In less than a year 23andMe has surpassed its annual goal in recruiting individuals for the Global Genetics Project, which will help diversify our research database and drive inclusion of understudied populations.
This rapid recruitment came despite many of the participants coming from communities for which 23andMe previously had few or no reference data.Launched in early 2018, the Global Genetics Project aims to enroll more than 10,000 people over two years from communities in Africa, Asia, Oceania, and the Americas, who are not currently well represented in genetic research. The data will help diversify 23andMe’s database and thus improve results for our customers. It will also boost genomic studies in underrepresented populations worldwide.
“We’re encouraged by how quickly we have been able to recruit so many participants,” said Joanna Mountain, Ph.D., 23andMe Senior Director for Research. “Part of 23andMe’s mission is to ensure that everyone, no matter their ancestry, benefits from the insights being gained from the human genome.”
23andMe has undertaken this initiative primarily to improve results we provide to our customers from different ethnic groups, but also to help diversify the genetic research we do. Currently, more than 90 percent of research into the genetics underlying health conditions is on individuals of European descent alone.
The Global Genetics Project is not the only effort 23andMe is undertaking to improve diversity in research; we are also collaborating with individual academic researchers working with even more understudied communities across Africa, Asia, and the Americas. 23andMe’s Populations Collaborations Program has already helped researchers collect data from populations in Sierra Leone, the Democratic Republic of Congo and Angola. Next year our team will announce new collaborations with scientists working with other underrepresented communities in Africa.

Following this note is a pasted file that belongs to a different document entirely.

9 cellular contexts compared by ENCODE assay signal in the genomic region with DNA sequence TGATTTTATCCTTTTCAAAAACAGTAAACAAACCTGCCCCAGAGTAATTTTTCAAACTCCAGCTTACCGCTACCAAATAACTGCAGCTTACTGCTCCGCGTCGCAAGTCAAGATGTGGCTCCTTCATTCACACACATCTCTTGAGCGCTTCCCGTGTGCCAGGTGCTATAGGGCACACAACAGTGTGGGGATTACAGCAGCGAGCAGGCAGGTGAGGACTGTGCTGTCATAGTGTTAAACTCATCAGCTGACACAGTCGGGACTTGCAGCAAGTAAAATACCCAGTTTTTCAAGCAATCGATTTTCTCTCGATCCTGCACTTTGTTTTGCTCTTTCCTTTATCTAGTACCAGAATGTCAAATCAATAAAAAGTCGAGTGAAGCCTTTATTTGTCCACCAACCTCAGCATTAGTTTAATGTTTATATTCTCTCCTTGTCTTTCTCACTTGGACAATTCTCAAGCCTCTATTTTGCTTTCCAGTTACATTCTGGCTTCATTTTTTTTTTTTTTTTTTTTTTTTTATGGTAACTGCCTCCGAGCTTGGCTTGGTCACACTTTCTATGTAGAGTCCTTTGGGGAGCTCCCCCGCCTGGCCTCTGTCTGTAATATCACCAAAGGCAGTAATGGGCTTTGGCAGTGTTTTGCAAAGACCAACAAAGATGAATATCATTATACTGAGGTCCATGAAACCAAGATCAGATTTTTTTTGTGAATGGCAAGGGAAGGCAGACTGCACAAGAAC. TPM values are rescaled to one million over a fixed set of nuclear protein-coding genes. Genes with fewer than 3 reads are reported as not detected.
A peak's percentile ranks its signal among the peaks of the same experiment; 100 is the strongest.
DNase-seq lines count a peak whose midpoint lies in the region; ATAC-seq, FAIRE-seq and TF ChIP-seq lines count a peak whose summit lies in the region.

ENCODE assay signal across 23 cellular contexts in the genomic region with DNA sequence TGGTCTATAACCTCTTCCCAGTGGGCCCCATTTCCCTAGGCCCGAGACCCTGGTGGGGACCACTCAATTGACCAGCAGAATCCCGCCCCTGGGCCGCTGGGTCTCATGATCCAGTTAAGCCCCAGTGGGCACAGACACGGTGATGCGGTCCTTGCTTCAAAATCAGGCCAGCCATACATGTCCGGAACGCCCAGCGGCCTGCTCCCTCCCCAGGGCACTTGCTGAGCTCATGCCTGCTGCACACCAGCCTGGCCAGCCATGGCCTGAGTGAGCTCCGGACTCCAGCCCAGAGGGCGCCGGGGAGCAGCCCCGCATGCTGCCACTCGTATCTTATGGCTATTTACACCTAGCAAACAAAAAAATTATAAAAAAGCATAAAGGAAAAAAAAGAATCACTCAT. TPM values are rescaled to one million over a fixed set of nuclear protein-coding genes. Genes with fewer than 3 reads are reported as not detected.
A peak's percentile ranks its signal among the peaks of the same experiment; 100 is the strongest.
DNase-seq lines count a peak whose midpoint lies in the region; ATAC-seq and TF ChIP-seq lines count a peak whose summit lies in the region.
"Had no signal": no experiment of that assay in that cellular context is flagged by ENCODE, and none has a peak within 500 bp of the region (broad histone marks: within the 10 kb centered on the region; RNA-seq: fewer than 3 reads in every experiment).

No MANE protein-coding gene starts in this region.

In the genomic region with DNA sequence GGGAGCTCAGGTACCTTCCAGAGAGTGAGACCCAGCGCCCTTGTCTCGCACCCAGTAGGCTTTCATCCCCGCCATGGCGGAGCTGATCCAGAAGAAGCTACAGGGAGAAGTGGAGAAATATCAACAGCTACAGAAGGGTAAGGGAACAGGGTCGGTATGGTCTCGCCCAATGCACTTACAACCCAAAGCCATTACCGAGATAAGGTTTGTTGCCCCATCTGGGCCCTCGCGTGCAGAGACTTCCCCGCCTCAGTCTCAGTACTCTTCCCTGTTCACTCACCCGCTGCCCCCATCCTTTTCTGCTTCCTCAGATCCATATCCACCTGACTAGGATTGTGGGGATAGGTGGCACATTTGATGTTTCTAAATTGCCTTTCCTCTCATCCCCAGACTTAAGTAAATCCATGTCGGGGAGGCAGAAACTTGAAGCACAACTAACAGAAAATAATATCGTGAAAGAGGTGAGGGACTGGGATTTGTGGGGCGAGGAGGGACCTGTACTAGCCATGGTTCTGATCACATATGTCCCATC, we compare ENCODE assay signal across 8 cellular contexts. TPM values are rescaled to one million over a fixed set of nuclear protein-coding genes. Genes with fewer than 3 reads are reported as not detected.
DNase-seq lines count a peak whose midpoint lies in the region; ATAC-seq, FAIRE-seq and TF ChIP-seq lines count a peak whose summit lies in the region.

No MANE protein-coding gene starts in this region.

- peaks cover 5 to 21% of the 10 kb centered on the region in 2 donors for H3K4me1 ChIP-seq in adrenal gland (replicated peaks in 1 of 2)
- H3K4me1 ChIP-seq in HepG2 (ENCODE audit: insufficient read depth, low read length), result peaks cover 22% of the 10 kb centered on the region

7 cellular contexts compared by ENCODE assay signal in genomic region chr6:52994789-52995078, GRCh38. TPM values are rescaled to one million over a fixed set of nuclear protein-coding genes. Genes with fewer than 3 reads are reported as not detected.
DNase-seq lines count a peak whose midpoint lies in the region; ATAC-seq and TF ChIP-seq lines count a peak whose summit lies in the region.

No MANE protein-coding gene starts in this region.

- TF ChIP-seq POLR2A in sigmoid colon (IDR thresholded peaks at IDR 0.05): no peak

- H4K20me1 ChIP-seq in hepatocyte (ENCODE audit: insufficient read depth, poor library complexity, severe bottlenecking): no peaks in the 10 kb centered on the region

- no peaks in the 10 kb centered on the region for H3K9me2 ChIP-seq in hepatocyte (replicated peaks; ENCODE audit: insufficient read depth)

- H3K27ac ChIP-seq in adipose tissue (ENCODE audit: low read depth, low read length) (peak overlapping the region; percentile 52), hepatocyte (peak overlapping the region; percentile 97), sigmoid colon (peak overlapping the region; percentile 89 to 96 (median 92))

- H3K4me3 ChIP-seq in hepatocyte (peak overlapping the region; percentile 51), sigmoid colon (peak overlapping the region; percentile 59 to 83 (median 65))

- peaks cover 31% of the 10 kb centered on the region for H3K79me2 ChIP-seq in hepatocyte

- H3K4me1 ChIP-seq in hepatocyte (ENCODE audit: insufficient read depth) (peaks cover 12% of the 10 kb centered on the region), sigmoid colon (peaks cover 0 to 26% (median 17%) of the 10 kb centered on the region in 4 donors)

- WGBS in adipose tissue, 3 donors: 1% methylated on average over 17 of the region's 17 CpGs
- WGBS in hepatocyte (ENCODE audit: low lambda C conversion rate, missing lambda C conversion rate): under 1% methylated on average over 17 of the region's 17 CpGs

The Global Genetics Project and the Populations Collaboration Program are part of a years-long effort to improve diversity in our genetics research. This effort goes back almost eight years, to when 23andMe launched its Roots into the Future initiative. For that work, 23andMe enrolled 10,000 African Americans interested in participating in genetic research, to garner more insights into health conditions among African Americans. Then in 2016, 23andMe created the African Genetics Project, to study people with recent African ancestry. More recently our researchers have been working with the National Human Genome Research Institute on an African American Sequencing Project, to create a new reference panel for health studies by qualified researchers around the world.
The Global Genetics Project is part of this same effort to improve diversity in genetic research, so that more people can benefit from future scientific breakthroughs. These efforts will enrich not only our understanding of human genetic diversity, but also yield insights relevant to individuals from some of the communities who are underrepresented in genetic research.
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